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Running between 11 September and 24 October 2020, Jadé Fadojutimi's second solo exhibition with Pippy Houldsworth Gallery in London, Jesture, will respond to the disruptions of the rhythm of daily life during lockdown.

Jadé Fadojutimi, Jesture (2020). Oil and oil stick on canvas. 180.2 x 200 cm. Courtesy Pippy Houldsworth Gallery.

Energetic, vibrant, and compositionally complex; Fadojutimi's works are ostensibly abstract, although figurative elements are occasionally unearthed amidst a flurry of gesture. Her range of colour and brushstrokes combine to reveal memories from natural phenomena, whilst also visualising elements from her subconscious.

Fadojutimi often works at night in a bout of creativity, as reflected in the title of her 2017 painting, Heliophobia, referring to a 'phobia of the sun'. The dark greys interspersed with flickering orange and white light conjure up the glowing atmosphere of her night studio, whilst some finer dark lines of paint seem to penetrate our sensory nervous system in an altogether more psychological manner.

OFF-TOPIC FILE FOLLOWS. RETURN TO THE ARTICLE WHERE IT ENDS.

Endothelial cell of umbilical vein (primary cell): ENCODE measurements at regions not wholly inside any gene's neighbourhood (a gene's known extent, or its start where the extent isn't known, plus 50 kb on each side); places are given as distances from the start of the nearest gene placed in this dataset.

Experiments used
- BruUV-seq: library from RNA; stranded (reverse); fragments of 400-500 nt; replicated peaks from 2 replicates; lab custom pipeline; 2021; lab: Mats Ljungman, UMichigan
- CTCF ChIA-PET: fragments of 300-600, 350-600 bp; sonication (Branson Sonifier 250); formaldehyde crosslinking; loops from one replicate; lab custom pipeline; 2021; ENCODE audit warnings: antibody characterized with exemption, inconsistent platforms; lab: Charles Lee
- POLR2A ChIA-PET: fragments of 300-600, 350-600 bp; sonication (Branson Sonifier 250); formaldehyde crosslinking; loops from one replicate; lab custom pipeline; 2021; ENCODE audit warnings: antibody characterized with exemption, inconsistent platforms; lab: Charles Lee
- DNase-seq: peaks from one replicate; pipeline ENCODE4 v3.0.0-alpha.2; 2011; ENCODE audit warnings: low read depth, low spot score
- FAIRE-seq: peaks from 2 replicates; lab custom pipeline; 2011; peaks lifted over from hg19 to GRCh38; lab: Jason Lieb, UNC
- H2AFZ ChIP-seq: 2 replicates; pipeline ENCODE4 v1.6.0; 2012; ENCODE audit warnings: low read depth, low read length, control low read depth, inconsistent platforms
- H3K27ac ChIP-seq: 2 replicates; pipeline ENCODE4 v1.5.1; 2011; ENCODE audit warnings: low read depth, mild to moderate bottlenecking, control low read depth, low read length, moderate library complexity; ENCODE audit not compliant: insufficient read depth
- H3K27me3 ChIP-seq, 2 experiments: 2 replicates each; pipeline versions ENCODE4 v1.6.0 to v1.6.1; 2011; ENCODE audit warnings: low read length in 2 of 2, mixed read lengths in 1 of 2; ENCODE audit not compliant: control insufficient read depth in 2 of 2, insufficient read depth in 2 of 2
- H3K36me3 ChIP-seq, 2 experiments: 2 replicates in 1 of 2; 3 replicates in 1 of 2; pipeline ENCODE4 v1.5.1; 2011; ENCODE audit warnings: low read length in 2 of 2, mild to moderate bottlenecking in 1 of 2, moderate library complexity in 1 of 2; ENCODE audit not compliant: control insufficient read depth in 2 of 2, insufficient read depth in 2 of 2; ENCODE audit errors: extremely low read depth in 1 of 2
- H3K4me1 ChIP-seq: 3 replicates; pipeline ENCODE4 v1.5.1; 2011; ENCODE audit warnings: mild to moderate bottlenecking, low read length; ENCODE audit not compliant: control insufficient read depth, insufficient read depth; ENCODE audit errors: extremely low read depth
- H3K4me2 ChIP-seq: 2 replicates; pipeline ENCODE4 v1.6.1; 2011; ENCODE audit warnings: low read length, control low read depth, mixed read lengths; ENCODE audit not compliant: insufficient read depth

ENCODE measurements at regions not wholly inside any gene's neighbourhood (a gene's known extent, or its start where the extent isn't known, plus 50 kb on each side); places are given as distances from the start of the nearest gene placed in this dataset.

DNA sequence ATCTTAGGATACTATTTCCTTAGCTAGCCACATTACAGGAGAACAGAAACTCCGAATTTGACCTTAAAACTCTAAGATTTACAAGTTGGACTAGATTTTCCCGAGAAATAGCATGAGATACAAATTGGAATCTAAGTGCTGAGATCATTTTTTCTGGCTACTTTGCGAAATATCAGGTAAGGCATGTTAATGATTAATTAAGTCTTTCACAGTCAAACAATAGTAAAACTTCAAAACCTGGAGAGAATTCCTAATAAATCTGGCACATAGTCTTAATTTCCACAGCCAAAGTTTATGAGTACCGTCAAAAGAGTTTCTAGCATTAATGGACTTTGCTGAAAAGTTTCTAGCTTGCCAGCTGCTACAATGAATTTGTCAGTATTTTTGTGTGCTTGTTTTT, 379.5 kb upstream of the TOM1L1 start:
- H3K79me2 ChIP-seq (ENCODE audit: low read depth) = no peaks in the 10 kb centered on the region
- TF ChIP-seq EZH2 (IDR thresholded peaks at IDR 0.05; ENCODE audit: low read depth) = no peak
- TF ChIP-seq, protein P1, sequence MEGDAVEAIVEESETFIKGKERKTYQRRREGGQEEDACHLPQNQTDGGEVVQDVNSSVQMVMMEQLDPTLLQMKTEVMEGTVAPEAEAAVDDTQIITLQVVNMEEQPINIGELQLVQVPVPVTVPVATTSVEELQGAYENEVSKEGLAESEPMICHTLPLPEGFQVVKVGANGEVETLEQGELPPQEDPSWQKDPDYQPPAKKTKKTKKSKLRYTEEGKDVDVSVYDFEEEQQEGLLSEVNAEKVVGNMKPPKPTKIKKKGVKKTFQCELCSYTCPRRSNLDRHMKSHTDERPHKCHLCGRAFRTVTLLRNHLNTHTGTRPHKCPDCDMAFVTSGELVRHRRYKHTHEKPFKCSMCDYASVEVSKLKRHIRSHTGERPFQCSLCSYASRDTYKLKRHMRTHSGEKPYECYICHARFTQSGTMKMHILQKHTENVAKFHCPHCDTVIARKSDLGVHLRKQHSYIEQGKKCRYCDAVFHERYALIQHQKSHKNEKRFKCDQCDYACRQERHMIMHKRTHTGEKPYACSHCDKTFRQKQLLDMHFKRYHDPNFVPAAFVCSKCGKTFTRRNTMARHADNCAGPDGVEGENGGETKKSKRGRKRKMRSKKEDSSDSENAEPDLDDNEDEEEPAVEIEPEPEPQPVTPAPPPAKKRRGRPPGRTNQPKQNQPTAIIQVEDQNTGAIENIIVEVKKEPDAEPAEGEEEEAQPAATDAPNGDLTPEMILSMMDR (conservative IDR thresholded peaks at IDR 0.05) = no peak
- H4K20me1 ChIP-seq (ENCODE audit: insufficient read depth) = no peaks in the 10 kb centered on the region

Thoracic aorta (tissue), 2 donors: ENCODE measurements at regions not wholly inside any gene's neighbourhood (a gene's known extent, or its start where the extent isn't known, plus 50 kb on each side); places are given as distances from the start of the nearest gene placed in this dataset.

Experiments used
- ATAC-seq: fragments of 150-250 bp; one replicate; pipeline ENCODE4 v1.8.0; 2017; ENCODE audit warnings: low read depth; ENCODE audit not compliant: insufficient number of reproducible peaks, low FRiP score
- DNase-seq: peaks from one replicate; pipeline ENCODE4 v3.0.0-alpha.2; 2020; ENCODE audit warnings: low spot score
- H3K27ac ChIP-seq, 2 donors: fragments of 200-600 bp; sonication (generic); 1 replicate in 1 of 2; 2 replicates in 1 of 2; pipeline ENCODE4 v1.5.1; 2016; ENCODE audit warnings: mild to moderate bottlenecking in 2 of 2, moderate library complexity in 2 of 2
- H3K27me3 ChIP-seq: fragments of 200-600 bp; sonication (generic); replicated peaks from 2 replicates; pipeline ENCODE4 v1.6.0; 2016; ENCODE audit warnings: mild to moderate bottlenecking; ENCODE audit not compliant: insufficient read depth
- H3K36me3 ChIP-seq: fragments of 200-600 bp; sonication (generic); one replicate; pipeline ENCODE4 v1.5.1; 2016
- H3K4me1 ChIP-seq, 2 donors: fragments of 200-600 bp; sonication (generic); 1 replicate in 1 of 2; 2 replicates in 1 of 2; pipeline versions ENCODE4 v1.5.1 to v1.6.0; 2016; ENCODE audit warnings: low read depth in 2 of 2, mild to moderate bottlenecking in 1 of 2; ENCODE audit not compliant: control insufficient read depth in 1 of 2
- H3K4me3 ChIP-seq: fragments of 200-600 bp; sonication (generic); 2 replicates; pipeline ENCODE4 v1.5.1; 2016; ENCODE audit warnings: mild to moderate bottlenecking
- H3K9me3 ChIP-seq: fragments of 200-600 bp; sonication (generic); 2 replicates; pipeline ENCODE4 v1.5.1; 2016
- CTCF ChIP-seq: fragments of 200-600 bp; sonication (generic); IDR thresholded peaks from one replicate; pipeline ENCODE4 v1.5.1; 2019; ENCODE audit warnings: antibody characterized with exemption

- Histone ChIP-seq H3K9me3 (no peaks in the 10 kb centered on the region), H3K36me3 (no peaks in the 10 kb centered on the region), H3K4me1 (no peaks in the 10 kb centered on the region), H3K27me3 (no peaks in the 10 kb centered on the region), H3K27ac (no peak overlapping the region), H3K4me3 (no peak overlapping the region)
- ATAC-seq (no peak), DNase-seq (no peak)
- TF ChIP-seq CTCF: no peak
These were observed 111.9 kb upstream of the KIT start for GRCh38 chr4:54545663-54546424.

Jadé Fadojutimi, Heliophobia (2017). Oil on canvas. 191 x 170 cm. Private collection. Courtesy the artist and Pippy Houldsworth Gallery. © Jadé Fadojutimi. Photo: Ben Westoby.

Per Kirkeby and Varda Caivano come to mind stylistically, but the dynamism is perhaps more akin to de Kooning and more recently, Cecily Brown.

Fadojutimi has been very open about her struggle to find her own identity in painting and how she uses her medium to express 'unexplained emotions'. This self-awareness and quest for honesty has helped her carve out a distinct visual language, enabling her to make remarkably assured paintings at an exceptionally young age.—[O]

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